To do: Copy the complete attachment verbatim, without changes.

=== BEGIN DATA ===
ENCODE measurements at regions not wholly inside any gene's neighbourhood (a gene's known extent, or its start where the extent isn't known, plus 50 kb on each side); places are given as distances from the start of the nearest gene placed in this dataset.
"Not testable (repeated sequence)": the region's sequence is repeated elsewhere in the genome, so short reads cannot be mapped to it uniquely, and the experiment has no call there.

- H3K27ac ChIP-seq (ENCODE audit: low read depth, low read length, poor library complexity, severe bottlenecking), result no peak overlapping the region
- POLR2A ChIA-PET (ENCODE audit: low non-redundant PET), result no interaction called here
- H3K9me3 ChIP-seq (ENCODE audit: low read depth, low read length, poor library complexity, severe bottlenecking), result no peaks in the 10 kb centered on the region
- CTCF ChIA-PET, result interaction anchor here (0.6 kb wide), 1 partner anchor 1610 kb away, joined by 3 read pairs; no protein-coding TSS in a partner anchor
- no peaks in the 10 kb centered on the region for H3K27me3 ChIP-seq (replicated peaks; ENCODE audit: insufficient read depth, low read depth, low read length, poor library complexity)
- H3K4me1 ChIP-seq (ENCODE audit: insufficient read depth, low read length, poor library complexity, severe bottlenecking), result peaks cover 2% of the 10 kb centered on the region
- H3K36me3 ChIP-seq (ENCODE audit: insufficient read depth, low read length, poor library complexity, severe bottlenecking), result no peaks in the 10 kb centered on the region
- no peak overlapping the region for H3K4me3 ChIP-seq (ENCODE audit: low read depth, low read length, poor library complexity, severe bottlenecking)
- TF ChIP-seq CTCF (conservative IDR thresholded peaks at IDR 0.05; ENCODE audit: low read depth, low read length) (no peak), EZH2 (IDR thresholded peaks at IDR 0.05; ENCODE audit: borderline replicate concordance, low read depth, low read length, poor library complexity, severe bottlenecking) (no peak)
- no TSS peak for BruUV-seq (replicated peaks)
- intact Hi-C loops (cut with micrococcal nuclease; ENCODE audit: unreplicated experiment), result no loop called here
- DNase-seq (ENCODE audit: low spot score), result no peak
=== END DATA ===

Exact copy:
ENCODE measurements at regions not wholly inside any gene's neighbourhood (a gene's known extent, or its start where the extent isn't known, plus 50 kb on each side); places are given as distances from the start of the nearest gene placed in this dataset.
"Not testable (repeated sequence)": the region's sequence is repeated elsewhere in the genome, so short reads cannot be mapped to it uniquely, and the experiment has no call there.

- H3K27ac ChIP-seq (ENCODE audit: low read depth, low read length, poor library complexity, severe bottlenecking), result no peak overlapping the region
- POLR2A ChIA-PET (ENCODE audit: low non-redundant PET), result no interaction called here
- H3K9me3 ChIP-seq (ENCODE audit: low read depth, low read length, poor library complexity, severe bottlenecking), result no peaks in the 10 kb centered on the region
- CTCF ChIA-PET, result interaction anchor here (0.6 kb wide), 1 partner anchor 1610 kb away, joined by 3 read pairs; no protein-coding TSS in a partner anchor
- no peaks in the 10 kb centered on the region for H3K27me3 ChIP-seq (replicated peaks; ENCODE audit: insufficient read depth, low read depth, low read length, poor library complexity)
- H3K4me1 ChIP-seq (ENCODE audit: insufficient read depth, low read length, poor library complexity, severe bottlenecking), result peaks cover 2% of the 10 kb centered on the region
- H3K36me3 ChIP-seq (ENCODE audit: insufficient read depth, low read length, poor library complexity, severe bottlenecking), result no peaks in the 10 kb centered on the region
- no peak overlapping the region for H3K4me3 ChIP-seq (ENCODE audit: low read depth, low read length, poor library complexity, severe bottlenecking)
- TF ChIP-seq CTCF (conservative IDR thresholded peaks at IDR 0.05; ENCODE audit: low read depth, low read length) (no peak), EZH2 (IDR thresholded peaks at IDR 0.05; ENCODE audit: borderline replicate concordance, low read depth, low read length, poor library complexity, severe bottlenecking) (no peak)
- no TSS peak for BruUV-seq (replicated peaks)
- intact Hi-C loops (cut with micrococcal nuclease; ENCODE audit: unreplicated experiment), result no loop called here
- DNase-seq (ENCODE audit: low spot score), result no peak